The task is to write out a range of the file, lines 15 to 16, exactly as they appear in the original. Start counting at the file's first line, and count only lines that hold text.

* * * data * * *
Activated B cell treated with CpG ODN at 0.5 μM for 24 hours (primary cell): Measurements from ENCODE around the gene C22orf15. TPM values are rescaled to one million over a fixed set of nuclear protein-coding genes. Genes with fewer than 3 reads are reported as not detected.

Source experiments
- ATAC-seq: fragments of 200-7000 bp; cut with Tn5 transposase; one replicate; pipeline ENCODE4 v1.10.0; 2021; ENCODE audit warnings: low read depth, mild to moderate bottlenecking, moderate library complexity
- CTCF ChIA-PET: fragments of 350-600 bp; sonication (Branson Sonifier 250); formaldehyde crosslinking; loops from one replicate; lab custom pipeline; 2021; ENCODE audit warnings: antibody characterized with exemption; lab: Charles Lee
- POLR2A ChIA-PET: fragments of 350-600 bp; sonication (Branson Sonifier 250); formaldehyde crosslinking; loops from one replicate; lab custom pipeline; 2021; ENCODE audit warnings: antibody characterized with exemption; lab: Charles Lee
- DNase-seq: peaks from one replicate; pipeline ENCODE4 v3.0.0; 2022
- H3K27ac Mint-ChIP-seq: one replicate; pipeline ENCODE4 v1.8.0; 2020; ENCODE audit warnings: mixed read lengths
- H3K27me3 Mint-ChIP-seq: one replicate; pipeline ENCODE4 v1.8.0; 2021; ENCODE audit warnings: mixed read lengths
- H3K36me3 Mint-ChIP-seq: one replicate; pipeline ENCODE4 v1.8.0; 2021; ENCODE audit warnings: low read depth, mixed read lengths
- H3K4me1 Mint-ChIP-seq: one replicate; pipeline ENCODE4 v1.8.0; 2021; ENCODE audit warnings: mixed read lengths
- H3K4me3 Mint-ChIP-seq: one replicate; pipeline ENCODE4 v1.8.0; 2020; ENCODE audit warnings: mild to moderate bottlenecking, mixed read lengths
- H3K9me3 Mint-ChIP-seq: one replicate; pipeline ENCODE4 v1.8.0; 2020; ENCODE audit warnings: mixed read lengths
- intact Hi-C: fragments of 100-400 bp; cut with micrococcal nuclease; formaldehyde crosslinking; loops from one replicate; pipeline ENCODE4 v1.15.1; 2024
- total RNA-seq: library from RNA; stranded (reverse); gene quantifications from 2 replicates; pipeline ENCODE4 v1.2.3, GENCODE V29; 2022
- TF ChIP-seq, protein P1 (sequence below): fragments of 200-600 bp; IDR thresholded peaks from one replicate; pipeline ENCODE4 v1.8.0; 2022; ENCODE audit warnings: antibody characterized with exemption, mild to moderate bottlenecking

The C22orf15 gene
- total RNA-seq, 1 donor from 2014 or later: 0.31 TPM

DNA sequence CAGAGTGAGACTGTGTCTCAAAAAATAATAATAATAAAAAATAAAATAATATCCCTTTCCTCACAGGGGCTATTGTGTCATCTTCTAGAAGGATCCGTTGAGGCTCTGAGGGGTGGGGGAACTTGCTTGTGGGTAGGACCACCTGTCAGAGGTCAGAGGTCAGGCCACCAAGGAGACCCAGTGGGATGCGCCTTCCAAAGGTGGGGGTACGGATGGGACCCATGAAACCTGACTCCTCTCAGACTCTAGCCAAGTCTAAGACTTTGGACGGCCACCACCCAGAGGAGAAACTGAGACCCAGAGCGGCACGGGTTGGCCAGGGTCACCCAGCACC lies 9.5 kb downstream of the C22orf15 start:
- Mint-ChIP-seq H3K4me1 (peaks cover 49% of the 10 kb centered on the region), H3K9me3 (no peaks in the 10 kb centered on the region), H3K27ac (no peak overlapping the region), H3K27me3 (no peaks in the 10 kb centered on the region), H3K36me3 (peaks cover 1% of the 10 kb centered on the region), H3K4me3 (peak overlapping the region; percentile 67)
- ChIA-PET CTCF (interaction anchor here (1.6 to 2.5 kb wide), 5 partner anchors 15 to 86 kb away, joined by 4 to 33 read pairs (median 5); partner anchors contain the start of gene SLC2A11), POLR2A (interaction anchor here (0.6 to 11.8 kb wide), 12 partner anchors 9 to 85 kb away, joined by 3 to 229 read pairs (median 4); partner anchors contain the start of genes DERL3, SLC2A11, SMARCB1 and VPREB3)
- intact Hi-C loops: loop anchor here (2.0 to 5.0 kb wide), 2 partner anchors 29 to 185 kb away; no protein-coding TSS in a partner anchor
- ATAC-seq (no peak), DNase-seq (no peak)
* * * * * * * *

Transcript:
- TF ChIP-seq, protein P1 (sequence below): fragments of 200-600 bp; IDR thresholded peaks from one replicate; pipeline ENCODE4 v1.8.0; 2022; ENCODE audit warnings: antibody characterized with exemption, mild to moderate bottlenecking

The C22orf15 gene